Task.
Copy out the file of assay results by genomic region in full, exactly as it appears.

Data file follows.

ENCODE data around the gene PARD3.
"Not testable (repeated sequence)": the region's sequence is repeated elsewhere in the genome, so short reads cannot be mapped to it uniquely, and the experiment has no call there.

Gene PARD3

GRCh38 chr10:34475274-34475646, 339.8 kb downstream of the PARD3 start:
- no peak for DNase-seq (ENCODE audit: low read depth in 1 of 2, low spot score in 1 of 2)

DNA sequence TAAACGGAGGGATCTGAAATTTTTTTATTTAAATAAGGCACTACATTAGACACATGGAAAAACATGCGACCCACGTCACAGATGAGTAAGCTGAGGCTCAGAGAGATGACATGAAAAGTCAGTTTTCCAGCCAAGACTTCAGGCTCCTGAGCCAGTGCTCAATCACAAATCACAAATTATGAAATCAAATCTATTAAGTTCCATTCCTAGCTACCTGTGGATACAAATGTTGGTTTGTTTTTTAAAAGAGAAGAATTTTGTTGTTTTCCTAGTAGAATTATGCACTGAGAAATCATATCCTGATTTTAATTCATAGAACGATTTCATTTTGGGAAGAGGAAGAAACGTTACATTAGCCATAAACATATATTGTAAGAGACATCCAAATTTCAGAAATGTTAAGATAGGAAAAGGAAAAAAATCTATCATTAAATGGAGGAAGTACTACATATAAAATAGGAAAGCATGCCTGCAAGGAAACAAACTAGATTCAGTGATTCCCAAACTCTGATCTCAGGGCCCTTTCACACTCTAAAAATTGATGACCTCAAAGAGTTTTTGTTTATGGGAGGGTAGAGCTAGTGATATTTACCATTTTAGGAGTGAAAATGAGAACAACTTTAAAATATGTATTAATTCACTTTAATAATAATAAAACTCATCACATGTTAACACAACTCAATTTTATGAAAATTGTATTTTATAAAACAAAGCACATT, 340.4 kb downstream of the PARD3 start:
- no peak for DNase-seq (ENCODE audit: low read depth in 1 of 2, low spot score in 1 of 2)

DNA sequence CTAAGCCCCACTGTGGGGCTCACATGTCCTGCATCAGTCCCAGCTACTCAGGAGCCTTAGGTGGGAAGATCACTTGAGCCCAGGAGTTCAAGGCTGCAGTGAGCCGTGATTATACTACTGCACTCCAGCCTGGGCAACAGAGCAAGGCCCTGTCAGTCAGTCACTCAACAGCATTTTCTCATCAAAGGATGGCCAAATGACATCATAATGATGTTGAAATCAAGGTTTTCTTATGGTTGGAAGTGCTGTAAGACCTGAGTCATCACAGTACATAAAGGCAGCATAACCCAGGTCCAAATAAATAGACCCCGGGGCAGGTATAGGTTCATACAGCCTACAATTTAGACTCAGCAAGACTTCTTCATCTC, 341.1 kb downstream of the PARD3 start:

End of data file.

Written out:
ENCODE data around the gene PARD3.
"Not testable (repeated sequence)": the region's sequence is repeated elsewhere in the genome, so short reads cannot be mapped to it uniquely, and the experiment has no call there.

Gene PARD3

GRCh38 chr10:34475274-34475646, 339.8 kb downstream of the PARD3 start:
- no peak for DNase-seq (ENCODE audit: low read depth in 1 of 2, low spot score in 1 of 2)

DNA sequence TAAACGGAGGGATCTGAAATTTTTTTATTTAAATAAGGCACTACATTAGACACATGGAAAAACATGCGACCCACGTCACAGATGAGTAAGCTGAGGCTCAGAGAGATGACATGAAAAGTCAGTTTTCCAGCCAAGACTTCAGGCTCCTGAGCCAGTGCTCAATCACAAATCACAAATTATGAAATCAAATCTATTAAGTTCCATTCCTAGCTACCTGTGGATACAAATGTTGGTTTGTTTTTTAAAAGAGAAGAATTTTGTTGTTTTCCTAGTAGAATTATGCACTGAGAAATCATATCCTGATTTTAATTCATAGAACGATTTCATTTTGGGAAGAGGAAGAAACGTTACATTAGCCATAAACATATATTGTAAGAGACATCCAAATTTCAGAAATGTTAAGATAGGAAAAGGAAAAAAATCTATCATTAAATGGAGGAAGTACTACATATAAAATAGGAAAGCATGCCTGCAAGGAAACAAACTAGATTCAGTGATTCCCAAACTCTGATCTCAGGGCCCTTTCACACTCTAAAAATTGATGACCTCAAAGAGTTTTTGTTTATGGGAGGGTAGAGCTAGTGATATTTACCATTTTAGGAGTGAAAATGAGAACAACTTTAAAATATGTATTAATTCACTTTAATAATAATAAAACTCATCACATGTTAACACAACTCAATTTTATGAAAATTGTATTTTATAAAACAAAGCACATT, 340.4 kb downstream of the PARD3 start:
- no peak for DNase-seq (ENCODE audit: low read depth in 1 of 2, low spot score in 1 of 2)

DNA sequence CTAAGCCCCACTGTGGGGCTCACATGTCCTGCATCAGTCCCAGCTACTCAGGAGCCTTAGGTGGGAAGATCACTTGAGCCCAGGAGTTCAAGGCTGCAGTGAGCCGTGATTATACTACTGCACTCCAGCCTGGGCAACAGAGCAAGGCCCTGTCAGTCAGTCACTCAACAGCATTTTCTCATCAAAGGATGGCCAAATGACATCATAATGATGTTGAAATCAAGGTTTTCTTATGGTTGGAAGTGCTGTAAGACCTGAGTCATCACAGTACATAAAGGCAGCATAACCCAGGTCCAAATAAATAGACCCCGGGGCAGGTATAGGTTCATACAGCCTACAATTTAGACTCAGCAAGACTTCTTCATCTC, 341.1 kb downstream of the PARD3 start: